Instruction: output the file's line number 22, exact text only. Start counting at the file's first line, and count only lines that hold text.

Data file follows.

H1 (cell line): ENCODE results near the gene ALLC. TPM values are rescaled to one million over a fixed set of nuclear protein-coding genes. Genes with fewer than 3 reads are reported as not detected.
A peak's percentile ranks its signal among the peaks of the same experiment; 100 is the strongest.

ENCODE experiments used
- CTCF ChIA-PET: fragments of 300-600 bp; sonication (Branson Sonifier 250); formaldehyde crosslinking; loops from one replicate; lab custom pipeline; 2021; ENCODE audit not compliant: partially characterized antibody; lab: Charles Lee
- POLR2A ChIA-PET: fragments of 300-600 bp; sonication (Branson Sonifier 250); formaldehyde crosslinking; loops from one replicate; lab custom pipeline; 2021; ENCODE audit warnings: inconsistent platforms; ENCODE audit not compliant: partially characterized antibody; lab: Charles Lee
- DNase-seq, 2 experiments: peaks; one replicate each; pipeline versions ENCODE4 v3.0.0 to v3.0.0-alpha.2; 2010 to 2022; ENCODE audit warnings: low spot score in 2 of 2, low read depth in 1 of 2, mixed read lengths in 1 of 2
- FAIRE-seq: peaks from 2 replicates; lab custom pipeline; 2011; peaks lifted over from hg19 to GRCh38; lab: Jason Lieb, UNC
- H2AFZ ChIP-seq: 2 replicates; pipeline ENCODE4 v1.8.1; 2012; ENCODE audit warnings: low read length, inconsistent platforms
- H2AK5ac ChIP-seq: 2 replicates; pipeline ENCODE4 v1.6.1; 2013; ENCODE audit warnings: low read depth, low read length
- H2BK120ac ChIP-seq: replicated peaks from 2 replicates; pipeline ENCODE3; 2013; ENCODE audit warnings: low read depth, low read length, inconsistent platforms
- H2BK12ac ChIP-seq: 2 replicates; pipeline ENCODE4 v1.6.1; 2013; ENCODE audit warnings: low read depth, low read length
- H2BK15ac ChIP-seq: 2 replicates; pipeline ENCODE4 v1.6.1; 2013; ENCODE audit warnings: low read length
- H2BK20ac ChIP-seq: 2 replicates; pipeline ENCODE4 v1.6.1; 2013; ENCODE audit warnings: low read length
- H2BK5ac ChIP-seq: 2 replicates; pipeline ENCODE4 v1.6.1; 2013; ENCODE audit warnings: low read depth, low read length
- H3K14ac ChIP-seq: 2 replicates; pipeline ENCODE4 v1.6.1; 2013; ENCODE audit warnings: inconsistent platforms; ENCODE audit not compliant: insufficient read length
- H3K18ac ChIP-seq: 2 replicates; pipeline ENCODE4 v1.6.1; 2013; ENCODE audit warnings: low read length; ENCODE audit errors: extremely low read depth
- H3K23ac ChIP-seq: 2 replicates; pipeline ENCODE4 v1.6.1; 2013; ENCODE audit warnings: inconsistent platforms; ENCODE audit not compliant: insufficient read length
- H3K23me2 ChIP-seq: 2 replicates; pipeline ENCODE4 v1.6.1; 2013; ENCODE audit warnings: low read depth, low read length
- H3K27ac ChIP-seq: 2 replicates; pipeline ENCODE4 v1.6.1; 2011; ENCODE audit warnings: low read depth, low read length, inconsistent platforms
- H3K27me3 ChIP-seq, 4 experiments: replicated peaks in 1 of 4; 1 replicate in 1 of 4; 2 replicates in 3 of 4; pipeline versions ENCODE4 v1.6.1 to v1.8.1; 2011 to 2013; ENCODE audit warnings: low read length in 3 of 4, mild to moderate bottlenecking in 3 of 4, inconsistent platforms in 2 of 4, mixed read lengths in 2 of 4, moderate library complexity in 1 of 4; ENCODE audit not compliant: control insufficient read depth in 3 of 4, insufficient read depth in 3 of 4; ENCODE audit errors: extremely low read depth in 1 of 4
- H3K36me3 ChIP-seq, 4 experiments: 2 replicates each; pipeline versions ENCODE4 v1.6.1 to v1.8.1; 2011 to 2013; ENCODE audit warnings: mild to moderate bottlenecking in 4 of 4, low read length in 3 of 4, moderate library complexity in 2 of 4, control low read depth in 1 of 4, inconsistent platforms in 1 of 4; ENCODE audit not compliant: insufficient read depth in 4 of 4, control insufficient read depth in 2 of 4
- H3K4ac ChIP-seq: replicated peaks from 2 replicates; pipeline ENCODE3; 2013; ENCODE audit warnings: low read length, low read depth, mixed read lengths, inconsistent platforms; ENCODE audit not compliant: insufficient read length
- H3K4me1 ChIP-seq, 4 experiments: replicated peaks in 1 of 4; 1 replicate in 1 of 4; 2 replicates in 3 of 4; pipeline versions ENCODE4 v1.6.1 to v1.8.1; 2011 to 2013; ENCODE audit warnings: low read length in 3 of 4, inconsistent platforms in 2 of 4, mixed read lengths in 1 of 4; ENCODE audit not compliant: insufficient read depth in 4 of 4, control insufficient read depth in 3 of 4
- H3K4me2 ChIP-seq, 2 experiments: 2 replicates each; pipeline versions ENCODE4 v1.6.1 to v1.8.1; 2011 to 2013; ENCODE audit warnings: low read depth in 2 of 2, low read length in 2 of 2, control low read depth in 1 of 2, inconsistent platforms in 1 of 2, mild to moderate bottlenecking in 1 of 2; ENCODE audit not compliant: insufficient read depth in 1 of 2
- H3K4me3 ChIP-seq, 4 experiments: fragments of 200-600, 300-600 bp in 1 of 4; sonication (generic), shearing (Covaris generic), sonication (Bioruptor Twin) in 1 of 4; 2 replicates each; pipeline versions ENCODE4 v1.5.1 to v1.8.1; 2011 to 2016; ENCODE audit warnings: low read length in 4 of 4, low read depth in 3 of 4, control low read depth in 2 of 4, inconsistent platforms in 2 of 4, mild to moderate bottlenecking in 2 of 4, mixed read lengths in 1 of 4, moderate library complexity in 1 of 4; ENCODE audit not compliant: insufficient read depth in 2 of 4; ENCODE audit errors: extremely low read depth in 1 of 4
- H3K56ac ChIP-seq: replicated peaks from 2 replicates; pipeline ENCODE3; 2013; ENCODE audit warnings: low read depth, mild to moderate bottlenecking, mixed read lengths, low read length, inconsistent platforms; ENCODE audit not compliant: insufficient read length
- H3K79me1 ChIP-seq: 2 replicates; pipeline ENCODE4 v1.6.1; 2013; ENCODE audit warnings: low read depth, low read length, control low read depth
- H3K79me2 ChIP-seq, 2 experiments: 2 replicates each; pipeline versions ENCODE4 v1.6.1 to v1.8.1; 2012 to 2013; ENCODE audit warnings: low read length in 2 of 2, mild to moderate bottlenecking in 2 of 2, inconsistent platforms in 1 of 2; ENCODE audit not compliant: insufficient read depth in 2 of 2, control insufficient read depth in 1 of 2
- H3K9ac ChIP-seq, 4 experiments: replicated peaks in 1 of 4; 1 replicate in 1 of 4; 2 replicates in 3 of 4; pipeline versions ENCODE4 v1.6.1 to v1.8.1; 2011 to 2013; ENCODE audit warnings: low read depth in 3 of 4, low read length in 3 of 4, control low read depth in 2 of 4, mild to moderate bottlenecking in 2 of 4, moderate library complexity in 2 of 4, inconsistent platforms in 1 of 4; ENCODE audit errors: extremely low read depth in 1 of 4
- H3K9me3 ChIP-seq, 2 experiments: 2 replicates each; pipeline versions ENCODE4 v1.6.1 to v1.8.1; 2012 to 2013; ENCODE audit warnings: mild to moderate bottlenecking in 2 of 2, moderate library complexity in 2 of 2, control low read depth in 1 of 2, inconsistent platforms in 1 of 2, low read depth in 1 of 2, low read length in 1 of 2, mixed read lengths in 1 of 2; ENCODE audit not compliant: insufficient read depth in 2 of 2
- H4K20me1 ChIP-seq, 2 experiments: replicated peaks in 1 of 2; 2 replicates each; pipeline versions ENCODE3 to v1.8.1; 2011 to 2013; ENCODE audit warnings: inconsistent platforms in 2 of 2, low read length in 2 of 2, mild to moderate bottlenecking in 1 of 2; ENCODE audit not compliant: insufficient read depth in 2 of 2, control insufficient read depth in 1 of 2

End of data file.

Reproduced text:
- H3K4ac ChIP-seq: replicated peaks from 2 replicates; pipeline ENCODE3; 2013; ENCODE audit warnings: low read length, low read depth, mixed read lengths, inconsistent platforms; ENCODE audit not compliant: insufficient read length